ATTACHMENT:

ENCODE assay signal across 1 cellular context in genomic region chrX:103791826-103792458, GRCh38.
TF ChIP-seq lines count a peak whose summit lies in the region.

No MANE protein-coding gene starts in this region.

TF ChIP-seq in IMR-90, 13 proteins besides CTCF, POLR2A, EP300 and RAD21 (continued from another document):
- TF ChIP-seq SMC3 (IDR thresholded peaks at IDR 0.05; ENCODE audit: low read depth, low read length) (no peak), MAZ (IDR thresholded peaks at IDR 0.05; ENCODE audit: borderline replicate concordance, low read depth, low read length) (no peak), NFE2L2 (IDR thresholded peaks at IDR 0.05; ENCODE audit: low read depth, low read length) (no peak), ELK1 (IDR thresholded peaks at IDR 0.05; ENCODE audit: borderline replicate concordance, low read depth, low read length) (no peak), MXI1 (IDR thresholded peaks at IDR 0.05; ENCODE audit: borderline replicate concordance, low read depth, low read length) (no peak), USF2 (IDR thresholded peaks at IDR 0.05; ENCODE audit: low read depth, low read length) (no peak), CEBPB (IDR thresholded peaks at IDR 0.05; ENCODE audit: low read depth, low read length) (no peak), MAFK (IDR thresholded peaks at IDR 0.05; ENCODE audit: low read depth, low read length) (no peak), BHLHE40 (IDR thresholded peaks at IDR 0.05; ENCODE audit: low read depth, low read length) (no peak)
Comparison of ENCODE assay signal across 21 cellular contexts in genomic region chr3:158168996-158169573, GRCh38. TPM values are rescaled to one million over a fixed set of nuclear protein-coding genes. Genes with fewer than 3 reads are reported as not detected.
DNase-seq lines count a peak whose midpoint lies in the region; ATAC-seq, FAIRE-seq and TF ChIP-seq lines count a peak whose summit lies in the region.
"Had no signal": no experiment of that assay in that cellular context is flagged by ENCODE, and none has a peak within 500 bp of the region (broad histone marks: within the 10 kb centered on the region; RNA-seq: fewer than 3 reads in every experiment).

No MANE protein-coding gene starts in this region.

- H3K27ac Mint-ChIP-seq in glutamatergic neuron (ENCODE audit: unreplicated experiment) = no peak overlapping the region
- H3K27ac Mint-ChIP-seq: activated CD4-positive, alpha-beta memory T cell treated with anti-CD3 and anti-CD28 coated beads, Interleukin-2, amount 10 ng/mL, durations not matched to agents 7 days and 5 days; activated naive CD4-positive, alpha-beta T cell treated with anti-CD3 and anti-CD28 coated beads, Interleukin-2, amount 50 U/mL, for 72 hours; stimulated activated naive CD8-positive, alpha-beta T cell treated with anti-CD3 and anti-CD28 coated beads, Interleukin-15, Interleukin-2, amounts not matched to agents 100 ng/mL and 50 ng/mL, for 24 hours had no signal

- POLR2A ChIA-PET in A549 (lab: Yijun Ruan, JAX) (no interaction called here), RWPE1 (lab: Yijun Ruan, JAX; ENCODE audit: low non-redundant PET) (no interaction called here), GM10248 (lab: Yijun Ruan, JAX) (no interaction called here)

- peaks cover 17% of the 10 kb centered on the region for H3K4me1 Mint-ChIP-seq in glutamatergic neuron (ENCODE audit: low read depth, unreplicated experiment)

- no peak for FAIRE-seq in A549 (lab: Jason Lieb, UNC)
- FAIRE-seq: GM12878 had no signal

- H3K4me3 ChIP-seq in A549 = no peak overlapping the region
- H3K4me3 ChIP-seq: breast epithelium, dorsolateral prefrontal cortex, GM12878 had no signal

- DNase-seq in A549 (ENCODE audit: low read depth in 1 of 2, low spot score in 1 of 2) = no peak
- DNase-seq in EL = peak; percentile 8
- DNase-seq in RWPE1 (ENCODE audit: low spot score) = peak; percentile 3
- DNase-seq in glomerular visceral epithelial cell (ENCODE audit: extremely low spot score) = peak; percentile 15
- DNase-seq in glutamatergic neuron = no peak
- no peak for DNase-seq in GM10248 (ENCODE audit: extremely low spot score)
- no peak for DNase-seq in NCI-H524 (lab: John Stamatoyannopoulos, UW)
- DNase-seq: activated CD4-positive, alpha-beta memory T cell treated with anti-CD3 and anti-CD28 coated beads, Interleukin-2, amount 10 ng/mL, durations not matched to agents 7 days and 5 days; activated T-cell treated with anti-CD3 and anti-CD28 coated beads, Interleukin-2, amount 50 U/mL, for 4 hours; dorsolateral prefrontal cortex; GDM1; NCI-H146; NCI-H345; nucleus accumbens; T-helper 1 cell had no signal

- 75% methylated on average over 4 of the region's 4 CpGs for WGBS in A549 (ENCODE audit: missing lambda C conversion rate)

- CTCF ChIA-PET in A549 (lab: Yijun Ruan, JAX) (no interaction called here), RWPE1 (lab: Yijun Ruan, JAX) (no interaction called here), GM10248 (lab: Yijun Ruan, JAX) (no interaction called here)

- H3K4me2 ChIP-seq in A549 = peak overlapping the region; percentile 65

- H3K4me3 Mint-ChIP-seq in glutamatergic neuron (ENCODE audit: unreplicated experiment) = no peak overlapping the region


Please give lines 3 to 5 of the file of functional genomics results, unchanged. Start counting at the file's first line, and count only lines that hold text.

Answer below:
No MANE protein-coding gene starts in this region.

TF ChIP-seq in IMR-90, 13 proteins besides CTCF, POLR2A, EP300 and RAD21 (continued from another document):
- TF ChIP-seq SMC3 (IDR thresholded peaks at IDR 0.05; ENCODE audit: low read depth, low read length) (no peak), MAZ (IDR thresholded peaks at IDR 0.05; ENCODE audit: borderline replicate concordance, low read depth, low read length) (no peak), NFE2L2 (IDR thresholded peaks at IDR 0.05; ENCODE audit: low read depth, low read length) (no peak), ELK1 (IDR thresholded peaks at IDR 0.05; ENCODE audit: borderline replicate concordance, low read depth, low read length) (no peak), MXI1 (IDR thresholded peaks at IDR 0.05; ENCODE audit: borderline replicate concordance, low read depth, low read length) (no peak), USF2 (IDR thresholded peaks at IDR 0.05; ENCODE audit: low read depth, low read length) (no peak), CEBPB (IDR thresholded peaks at IDR 0.05; ENCODE audit: low read depth, low read length) (no peak), MAFK (IDR thresholded peaks at IDR 0.05; ENCODE audit: low read depth, low read length) (no peak), BHLHE40 (IDR thresholded peaks at IDR 0.05; ENCODE audit: low read depth, low read length) (no peak)